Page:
High-Level Expert Group on Key Enabling Technologies
Inaugural meeting of the High-Level Group on Key Enabling Technologies and signature of the Memorandum of Understanding between the EC and the EIB
High-Level Group on Key Enabling Technologies
The new High-Level Group on Key Enabling Technologies (HLG) has been inaugurated by European Commission Vice-Presidents Antonio Tajani and Neelie Kroes as well as Commissioners Máire Geoghegan-Quinn and Johannes Hahn in Brussels on 27 February 2013.
To foster the industrial deployment of European KETs
The group aims to foster the industrial deployment of European KETs in order to keep pace with our main international competitors, restore growth, create jobs and help address today’s major societal challenges.
The High-Level Group will advise the Commission on the implementation of the strategy to boost KETs in Europe. The scope of issues to be discussed by the High-Level Group is broad and relates to research and innovation aspects, financial engineering mechanisms for KETs-projects, cooperation of KETs value chain stakeholders, trade and state aid related issues, human capital & skills and national and regional KETs’ policies.
Memorandum of Understanding between the EC and the EIB to finance the Key Enabling Technologies
At the inaugural meeting of the High-Level Group on Key Enabling Technologies, a Memorandum of Understanding [485 KB] was signed between the European Commission and the European Investment Bank that will pave the way for improved access to finance for investments in key enabling technologies. European Commission Vice-President Antonio Tajani, Commissioner for Enterprise and Industry, and Vice President Philippe de Fontaine Vive, responsible for innovation at the Bank, underlined that the agreement signed between the two institutions was a strong signal to Europe. Key Enabling Technologies should be a priority investment area in Europe.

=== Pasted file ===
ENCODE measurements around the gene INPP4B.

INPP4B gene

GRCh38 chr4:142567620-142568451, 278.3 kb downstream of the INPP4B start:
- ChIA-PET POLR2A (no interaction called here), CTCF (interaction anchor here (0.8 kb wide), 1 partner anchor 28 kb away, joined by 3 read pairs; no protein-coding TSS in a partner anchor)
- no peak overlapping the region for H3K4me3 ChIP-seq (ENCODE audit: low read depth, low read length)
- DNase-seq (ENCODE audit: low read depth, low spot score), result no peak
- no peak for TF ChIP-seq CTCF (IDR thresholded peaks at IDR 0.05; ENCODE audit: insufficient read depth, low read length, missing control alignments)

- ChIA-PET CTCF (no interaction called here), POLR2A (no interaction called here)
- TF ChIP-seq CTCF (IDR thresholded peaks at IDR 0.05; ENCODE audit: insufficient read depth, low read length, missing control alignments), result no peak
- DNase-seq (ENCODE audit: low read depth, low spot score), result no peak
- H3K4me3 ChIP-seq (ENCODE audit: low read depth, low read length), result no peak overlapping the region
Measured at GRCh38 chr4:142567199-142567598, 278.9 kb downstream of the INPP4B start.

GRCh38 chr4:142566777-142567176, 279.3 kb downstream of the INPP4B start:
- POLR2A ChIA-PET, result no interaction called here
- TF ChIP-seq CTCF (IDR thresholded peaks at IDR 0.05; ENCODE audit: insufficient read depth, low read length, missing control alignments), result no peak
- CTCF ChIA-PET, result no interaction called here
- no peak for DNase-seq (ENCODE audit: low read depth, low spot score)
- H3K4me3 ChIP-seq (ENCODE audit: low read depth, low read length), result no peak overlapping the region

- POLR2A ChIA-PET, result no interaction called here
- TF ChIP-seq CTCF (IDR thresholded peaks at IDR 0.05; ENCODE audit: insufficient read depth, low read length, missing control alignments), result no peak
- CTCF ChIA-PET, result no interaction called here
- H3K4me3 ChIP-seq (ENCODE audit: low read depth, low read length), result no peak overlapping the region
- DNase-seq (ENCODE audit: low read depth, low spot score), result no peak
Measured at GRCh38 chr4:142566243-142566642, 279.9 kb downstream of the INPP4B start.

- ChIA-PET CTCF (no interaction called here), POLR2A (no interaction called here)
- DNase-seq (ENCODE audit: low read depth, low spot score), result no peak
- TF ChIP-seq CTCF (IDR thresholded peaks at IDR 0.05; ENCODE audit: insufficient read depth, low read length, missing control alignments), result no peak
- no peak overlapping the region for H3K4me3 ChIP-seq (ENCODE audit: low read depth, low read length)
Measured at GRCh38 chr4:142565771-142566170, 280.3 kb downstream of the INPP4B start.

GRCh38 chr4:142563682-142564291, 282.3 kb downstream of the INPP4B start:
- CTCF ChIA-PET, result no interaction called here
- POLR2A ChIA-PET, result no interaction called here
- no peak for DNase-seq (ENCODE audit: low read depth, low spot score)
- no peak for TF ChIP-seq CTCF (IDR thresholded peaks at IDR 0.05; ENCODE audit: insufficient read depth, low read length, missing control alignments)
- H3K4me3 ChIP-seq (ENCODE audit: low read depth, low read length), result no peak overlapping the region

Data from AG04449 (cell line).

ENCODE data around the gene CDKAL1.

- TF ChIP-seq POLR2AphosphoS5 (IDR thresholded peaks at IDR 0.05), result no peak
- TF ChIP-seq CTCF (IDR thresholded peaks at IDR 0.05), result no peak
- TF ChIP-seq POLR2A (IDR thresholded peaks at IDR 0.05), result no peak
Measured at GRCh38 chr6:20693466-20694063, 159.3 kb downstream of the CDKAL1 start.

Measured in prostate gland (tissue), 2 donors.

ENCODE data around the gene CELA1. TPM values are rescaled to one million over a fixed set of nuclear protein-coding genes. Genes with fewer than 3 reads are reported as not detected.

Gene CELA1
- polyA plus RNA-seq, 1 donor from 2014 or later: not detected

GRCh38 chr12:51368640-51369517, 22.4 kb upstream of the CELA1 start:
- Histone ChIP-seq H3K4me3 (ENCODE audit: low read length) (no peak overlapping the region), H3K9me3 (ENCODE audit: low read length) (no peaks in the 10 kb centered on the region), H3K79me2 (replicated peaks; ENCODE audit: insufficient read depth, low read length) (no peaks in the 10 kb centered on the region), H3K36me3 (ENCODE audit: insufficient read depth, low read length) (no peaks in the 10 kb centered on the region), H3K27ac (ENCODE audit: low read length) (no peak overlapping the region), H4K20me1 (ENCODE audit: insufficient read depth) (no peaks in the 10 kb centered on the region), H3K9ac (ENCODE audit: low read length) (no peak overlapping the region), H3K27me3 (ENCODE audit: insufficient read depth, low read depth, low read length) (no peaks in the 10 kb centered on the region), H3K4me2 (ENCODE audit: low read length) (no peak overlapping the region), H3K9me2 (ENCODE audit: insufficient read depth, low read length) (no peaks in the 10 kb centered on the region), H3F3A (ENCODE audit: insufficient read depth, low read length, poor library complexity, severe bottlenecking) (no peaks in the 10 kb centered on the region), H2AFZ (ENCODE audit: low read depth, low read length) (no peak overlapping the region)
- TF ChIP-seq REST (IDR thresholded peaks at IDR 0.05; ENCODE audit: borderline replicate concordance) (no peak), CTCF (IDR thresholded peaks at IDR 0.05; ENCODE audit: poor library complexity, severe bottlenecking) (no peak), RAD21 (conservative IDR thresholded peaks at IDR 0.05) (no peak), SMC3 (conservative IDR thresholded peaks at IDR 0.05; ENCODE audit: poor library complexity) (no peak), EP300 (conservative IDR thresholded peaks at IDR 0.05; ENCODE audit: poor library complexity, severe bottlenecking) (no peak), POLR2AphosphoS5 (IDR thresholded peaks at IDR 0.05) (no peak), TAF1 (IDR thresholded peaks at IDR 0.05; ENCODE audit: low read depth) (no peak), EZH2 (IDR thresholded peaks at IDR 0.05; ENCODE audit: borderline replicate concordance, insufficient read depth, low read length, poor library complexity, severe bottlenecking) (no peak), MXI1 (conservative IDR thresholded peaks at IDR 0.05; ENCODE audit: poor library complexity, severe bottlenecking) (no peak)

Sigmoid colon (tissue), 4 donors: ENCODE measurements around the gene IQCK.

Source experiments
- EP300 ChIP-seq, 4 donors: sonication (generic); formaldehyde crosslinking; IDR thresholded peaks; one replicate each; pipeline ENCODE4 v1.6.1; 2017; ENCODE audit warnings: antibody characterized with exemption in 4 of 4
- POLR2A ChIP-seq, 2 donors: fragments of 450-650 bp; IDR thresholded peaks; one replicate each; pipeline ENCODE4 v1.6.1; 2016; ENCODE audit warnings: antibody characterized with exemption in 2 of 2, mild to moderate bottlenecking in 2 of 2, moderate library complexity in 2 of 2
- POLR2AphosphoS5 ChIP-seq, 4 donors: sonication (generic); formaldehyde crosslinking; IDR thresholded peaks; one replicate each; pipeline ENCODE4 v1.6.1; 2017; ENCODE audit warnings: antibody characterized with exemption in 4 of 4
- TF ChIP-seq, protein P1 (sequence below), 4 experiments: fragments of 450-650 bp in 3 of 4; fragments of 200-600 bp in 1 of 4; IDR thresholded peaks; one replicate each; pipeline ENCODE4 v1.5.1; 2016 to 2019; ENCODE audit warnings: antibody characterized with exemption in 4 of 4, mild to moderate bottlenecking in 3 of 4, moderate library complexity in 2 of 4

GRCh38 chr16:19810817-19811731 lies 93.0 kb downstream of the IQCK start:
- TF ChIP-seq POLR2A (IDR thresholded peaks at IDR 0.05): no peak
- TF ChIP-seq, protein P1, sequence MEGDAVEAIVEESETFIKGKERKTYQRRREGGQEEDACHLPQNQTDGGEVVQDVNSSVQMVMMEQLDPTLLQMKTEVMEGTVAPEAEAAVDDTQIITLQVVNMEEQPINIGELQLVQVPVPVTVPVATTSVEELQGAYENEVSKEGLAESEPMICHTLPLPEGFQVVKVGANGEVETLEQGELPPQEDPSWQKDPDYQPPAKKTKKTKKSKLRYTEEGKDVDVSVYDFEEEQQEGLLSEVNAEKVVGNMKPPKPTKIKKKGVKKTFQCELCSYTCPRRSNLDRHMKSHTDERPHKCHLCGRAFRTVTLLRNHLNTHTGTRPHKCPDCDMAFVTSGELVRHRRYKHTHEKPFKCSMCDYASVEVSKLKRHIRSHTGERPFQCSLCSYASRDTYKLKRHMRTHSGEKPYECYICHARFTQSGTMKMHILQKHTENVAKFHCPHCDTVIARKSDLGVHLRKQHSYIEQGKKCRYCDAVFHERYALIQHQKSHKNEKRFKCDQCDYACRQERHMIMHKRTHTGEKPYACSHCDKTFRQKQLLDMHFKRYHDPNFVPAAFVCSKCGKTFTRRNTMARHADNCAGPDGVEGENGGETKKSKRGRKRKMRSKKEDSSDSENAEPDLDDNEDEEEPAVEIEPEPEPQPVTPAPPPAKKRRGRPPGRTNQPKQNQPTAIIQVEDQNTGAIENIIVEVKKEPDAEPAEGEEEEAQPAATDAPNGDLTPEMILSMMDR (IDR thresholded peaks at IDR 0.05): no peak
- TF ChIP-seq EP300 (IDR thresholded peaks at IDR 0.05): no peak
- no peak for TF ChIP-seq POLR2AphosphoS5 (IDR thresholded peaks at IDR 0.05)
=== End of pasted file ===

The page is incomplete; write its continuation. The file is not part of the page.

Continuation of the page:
The following key organisations are represented in the HLG*:
- technology providers for each of the six KETs: nanotechnology, micro & nano-electronics, photonics, advanced materials, industrial biotechnology and advanced manufacturing systems
- down-stream industry users – e.g. energy, aeronautics, equipment, healthcare, biomaterials - as the aim of the KETs’ Strategy is to boost the production of KETs-based product;
- civil society representatives and cross-cutting KETs representatives: trade union association, environmental NGO, movement involving local and regional authorities as well as the Skills and SME Community, the Research Community and the European Investment Bank;
- Public-Private-Partnerships (PPPs), e.g. Energy Efficient Buildings, Factories of the Future, Bio-based industries.
*The list of member organisations and their representatives is published on the website for Commission expert groups.
First set of recommendations presented on 16 July 2013 in Status Implementation Report